Opinion No. 137
from the District Court of the First Judicial District, State
of Idaho, Kootenai County. Hon. John T. Mitchell, District
court order granting summary judgment and order of contempt,
affirmed in part, vacated and
remanded in part.
W. Daugharty, Coeur d'Alene, argued for appellants.
Witherspoon, Kelley, Coeur d'Alene, for respondent. Mark
A. Ellingsen argued.
and Heather Montee, Shawn Montee, Inc., and ABCO Wood
Recycling, LLC (collectively "Appellants" and
individually "Montee, " "Montee, Inc., "
and "ABCO") appeal, among other things, the
Kootenai County District Court's grant of summary
judgment in favor of Respondent, Robert Wolford (Wolford).
Appellants argue the district court erred in ruling that
certain promissory notes (Notes) granted to Wolford by
Appellants were clear and unambiguous and that under the
terms of those notes Appellants were in default and Wolford
was entitled to judgment as a matter of law. Appellants also
state that several of their motions were erroneously denied,
including a motion to continue, a motion for examination of
Wolford, a motion to amend or alter judgment, and various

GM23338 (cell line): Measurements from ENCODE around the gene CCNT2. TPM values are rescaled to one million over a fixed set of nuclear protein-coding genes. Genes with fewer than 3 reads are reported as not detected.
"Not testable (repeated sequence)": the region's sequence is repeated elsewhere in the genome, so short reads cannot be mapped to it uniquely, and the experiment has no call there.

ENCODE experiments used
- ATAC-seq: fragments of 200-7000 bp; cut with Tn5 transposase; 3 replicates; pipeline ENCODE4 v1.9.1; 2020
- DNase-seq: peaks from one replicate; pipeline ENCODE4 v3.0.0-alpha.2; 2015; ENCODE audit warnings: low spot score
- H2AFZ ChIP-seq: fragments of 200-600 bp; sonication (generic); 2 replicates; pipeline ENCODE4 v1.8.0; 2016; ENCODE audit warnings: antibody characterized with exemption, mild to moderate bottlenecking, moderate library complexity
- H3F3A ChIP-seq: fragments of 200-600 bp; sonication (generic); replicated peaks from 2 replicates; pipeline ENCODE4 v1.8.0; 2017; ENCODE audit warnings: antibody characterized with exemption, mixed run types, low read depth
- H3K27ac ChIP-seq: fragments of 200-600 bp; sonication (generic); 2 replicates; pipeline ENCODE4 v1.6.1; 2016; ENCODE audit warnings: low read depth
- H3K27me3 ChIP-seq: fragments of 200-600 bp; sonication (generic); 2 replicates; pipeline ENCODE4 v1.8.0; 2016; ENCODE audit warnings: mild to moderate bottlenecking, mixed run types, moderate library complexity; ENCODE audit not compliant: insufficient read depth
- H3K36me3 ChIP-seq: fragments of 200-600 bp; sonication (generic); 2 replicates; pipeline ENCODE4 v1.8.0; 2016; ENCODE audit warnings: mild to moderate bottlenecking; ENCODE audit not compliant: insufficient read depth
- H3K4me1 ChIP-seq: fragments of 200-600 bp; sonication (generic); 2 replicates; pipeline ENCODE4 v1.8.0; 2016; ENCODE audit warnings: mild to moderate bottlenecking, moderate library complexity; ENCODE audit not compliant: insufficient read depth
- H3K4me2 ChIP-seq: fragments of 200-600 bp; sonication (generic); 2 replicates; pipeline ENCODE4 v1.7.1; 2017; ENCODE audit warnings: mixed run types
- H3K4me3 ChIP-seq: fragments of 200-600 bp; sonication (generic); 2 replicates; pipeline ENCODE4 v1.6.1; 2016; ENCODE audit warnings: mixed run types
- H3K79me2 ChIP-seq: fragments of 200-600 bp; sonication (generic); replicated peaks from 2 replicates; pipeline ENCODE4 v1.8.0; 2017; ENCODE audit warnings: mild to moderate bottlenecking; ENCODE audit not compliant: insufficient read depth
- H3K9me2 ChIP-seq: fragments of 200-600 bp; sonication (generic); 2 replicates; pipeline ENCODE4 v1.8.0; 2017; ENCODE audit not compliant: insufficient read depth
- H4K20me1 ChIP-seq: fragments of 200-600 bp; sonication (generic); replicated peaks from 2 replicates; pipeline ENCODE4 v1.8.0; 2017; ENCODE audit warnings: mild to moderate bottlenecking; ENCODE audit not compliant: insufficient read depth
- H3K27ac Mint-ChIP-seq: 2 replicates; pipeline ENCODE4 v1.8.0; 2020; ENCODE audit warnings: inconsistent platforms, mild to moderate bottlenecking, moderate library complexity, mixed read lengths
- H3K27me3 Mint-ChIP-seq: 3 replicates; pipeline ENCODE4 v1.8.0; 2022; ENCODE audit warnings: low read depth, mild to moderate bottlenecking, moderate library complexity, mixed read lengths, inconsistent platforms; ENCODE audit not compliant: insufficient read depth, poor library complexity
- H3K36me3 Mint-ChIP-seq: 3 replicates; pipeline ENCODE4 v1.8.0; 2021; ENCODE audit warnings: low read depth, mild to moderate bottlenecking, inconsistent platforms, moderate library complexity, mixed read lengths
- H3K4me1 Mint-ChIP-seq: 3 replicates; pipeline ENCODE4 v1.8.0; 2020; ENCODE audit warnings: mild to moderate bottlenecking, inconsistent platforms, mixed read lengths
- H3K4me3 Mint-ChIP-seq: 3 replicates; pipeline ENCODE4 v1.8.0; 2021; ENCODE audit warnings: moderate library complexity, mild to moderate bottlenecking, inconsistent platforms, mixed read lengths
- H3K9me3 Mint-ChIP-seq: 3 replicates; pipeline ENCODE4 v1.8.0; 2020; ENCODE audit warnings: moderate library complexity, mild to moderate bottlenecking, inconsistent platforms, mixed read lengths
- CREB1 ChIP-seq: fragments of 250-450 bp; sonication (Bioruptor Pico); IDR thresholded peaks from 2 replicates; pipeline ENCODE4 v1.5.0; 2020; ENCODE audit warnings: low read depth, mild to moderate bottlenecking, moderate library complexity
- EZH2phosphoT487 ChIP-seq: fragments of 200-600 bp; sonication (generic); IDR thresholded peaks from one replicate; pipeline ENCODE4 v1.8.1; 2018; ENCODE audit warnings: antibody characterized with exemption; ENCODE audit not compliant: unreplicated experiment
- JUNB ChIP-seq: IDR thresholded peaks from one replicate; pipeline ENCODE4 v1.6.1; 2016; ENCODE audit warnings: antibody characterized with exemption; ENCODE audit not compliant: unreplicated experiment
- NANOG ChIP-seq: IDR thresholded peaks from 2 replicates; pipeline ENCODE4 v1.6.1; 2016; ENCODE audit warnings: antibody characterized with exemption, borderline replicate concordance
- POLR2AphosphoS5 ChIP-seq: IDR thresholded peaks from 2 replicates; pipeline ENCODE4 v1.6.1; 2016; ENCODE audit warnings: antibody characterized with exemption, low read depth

motions to quash. Additionally, Appellants appeal the
district court's order of contempt entered against them.
We affirm in part and vacate and remand in part.
I. FACTUAL AND PROCEDURAL BACKGROUND
12, 2009, Montee executed a handwritten promissory note (2009
Note). That note, executed by Montee personally, provides as
May 12th, 09
Promise to Pay
I Shawn T. Montee agree to pay Bobby Wolford the sum of
$1.153mm dollars I owe him for a number of
fragmented loans too [sic] me. In addition I agree to pay him
$250k for a 90 day extenion [sic] all due &
payable by July 31st 09. This loan will be paid
back by sale of the Tea Cup River Ranch ($4.8mm) or by the
funds the U.S. Forest Service ($3.9mm) owes Shawn Montee
/s/Shawn Montee 5/12/09
February 16, 2010, a second promissory note was executed by
Montee in favor of Wolford, which, unlike the first, was